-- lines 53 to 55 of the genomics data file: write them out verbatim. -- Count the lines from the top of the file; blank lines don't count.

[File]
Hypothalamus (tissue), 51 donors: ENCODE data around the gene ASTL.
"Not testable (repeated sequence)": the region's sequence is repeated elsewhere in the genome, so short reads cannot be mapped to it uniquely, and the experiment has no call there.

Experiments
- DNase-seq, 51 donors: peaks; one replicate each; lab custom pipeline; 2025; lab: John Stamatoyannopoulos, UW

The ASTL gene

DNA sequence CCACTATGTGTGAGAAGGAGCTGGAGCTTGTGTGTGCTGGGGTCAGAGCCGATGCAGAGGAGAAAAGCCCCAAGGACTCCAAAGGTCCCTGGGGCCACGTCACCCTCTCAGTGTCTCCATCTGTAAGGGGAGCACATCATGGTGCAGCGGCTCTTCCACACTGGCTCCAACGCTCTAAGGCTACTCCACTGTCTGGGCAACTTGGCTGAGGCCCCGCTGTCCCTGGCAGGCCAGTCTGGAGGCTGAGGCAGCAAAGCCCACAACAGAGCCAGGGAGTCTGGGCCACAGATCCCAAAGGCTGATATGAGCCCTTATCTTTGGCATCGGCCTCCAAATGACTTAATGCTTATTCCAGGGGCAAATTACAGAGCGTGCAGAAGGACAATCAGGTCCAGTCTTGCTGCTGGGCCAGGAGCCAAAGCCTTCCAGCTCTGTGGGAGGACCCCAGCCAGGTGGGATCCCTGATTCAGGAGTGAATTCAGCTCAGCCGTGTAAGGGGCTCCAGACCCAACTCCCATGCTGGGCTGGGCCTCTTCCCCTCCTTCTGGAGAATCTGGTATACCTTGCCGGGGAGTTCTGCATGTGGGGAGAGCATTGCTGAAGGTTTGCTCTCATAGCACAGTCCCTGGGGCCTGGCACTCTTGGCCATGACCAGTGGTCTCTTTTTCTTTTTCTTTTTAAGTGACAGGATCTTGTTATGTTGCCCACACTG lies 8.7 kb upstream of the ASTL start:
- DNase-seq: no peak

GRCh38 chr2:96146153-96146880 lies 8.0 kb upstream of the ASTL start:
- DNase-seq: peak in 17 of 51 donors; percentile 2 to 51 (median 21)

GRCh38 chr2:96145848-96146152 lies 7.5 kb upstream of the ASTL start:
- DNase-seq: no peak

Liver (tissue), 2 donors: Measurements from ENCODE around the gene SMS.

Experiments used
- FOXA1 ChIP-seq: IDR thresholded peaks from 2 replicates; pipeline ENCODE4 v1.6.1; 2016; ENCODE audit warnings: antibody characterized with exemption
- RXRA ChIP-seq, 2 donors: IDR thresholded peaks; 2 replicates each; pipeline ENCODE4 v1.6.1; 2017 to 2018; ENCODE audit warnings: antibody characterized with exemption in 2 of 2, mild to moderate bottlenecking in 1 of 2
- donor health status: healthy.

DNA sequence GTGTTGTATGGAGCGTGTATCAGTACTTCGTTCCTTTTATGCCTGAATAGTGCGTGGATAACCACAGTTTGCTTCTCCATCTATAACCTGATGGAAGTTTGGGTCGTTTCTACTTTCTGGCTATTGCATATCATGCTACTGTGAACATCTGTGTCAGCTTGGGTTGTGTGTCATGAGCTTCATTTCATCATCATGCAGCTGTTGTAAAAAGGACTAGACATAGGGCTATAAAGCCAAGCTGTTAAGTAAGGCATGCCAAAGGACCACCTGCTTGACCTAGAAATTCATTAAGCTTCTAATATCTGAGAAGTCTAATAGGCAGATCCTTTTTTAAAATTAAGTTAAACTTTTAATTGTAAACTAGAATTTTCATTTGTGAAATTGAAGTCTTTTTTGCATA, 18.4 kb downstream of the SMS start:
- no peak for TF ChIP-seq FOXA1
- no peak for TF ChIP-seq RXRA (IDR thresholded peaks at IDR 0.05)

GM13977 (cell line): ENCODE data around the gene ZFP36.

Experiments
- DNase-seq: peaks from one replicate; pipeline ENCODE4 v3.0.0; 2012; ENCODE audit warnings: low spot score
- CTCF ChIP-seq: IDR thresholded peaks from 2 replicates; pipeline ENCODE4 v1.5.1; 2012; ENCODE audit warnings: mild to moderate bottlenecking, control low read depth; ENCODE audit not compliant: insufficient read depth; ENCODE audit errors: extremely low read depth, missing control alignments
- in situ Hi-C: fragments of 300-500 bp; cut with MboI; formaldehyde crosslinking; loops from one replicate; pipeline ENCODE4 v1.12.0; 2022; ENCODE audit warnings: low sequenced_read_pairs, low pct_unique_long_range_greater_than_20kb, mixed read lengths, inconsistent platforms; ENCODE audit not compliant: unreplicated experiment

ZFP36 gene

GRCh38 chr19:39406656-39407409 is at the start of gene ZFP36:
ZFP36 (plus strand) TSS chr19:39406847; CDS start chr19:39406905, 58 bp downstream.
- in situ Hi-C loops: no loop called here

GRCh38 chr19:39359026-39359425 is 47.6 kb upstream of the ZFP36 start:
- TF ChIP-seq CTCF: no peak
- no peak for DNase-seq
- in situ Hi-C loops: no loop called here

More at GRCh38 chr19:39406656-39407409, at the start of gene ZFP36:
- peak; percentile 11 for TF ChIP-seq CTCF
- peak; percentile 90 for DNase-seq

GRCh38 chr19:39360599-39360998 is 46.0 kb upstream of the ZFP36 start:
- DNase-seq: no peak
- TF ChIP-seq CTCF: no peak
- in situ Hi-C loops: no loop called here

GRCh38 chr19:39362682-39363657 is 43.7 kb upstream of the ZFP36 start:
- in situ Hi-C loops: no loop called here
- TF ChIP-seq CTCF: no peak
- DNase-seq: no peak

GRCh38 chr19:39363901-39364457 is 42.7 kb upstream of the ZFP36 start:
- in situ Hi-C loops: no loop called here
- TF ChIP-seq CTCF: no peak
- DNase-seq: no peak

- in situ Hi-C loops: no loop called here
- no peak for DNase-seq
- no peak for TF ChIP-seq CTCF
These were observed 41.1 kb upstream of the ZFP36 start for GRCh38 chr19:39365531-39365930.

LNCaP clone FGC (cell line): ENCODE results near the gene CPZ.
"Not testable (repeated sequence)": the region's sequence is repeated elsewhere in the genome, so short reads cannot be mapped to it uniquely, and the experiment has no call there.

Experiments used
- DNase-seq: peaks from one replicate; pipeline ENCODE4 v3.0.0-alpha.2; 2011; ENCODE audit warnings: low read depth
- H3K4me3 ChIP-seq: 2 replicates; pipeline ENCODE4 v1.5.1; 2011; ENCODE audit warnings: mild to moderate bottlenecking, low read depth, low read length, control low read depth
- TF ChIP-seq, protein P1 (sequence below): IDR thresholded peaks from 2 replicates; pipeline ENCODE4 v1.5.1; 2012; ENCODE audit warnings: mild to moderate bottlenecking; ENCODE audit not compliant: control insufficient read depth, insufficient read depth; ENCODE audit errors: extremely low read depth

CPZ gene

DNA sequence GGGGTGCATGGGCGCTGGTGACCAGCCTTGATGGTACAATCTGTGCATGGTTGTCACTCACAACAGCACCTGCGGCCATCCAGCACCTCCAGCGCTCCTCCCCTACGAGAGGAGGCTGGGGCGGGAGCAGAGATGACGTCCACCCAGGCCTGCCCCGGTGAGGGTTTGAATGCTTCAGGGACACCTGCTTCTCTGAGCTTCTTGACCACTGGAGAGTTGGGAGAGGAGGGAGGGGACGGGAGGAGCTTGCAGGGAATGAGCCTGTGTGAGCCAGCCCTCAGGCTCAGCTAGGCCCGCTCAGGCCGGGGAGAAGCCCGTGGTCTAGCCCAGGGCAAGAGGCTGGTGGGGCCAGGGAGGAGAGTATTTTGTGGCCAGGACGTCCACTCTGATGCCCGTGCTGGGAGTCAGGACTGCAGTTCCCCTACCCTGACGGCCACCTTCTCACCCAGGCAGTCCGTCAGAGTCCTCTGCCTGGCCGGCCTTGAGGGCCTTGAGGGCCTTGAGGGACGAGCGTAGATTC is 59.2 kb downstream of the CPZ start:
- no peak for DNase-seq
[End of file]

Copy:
"Not testable (repeated sequence)": the region's sequence is repeated elsewhere in the genome, so short reads cannot be mapped to it uniquely, and the experiment has no call there.

Experiments used
- DNase-seq: peaks from one replicate; pipeline ENCODE4 v3.0.0-alpha.2; 2011; ENCODE audit warnings: low read depth